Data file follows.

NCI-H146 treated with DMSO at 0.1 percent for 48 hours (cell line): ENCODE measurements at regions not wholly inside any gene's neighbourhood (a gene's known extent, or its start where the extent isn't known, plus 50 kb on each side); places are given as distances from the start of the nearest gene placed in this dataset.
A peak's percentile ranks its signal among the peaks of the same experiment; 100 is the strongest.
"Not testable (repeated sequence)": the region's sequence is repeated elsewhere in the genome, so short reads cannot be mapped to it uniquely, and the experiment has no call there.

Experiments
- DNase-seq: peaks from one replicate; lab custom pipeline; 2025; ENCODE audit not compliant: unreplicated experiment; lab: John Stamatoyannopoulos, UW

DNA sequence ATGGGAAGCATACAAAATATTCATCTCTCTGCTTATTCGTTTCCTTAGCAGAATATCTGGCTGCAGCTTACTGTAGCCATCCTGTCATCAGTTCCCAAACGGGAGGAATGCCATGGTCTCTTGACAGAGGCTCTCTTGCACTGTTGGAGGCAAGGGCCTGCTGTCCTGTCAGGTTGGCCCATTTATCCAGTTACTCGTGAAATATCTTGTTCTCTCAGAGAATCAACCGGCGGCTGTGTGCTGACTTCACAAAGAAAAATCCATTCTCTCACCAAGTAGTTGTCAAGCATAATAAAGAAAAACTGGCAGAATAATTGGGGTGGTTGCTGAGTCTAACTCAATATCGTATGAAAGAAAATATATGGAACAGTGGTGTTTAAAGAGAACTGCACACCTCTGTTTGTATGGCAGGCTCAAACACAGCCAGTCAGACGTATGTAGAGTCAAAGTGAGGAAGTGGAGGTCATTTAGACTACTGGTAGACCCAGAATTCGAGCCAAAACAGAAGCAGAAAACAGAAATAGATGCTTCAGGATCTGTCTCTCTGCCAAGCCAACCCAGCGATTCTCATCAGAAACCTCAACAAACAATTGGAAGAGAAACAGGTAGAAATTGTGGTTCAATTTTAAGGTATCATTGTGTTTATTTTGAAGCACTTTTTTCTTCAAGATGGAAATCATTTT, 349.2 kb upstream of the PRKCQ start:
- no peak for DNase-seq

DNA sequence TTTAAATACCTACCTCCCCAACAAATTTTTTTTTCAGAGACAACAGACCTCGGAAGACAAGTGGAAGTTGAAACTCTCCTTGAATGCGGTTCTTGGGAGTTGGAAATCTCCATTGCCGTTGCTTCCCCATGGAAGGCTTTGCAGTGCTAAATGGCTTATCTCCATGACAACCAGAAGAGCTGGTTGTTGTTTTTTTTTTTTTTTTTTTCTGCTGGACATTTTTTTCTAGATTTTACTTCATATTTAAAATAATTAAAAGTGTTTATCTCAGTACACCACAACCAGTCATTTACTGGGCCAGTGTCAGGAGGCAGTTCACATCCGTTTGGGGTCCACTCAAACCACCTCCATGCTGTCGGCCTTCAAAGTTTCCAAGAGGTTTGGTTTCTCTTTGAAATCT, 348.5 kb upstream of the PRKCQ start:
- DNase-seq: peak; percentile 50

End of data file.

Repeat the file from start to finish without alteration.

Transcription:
NCI-H146 treated with DMSO at 0.1 percent for 48 hours (cell line): ENCODE measurements at regions not wholly inside any gene's neighbourhood (a gene's known extent, or its start where the extent isn't known, plus 50 kb on each side); places are given as distances from the start of the nearest gene placed in this dataset.
A peak's percentile ranks its signal among the peaks of the same experiment; 100 is the strongest.
"Not testable (repeated sequence)": the region's sequence is repeated elsewhere in the genome, so short reads cannot be mapped to it uniquely, and the experiment has no call there.

Experiments
- DNase-seq: peaks from one replicate; lab custom pipeline; 2025; ENCODE audit not compliant: unreplicated experiment; lab: John Stamatoyannopoulos, UW

DNA sequence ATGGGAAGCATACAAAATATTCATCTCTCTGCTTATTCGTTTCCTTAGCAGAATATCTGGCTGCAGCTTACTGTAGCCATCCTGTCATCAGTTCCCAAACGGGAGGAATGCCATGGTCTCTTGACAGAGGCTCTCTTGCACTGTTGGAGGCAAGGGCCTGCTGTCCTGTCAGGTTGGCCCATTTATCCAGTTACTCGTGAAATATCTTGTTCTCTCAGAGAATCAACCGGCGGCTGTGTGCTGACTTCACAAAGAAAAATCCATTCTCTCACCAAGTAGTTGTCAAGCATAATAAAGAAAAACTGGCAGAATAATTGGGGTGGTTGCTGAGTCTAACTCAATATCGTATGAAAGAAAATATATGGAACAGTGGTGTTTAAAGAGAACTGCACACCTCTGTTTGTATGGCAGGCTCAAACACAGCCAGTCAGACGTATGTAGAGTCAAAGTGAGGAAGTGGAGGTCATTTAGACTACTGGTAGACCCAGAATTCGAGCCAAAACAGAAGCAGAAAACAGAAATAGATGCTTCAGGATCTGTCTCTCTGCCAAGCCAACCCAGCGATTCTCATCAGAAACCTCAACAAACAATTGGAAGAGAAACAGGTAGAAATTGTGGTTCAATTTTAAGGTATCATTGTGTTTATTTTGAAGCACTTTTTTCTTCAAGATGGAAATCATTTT, 349.2 kb upstream of the PRKCQ start:
- no peak for DNase-seq

DNA sequence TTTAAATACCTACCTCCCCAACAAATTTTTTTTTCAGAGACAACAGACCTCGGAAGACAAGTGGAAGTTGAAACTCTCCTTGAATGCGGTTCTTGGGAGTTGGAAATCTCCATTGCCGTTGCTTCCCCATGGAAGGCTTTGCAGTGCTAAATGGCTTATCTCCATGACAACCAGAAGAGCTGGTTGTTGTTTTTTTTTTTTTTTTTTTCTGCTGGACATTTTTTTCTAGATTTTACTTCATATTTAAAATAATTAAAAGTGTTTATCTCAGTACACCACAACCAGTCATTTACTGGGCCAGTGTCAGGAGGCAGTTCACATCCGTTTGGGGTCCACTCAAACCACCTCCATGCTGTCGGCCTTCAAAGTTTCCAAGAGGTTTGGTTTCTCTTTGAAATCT, 348.5 kb upstream of the PRKCQ start:
- DNase-seq: peak; percentile 50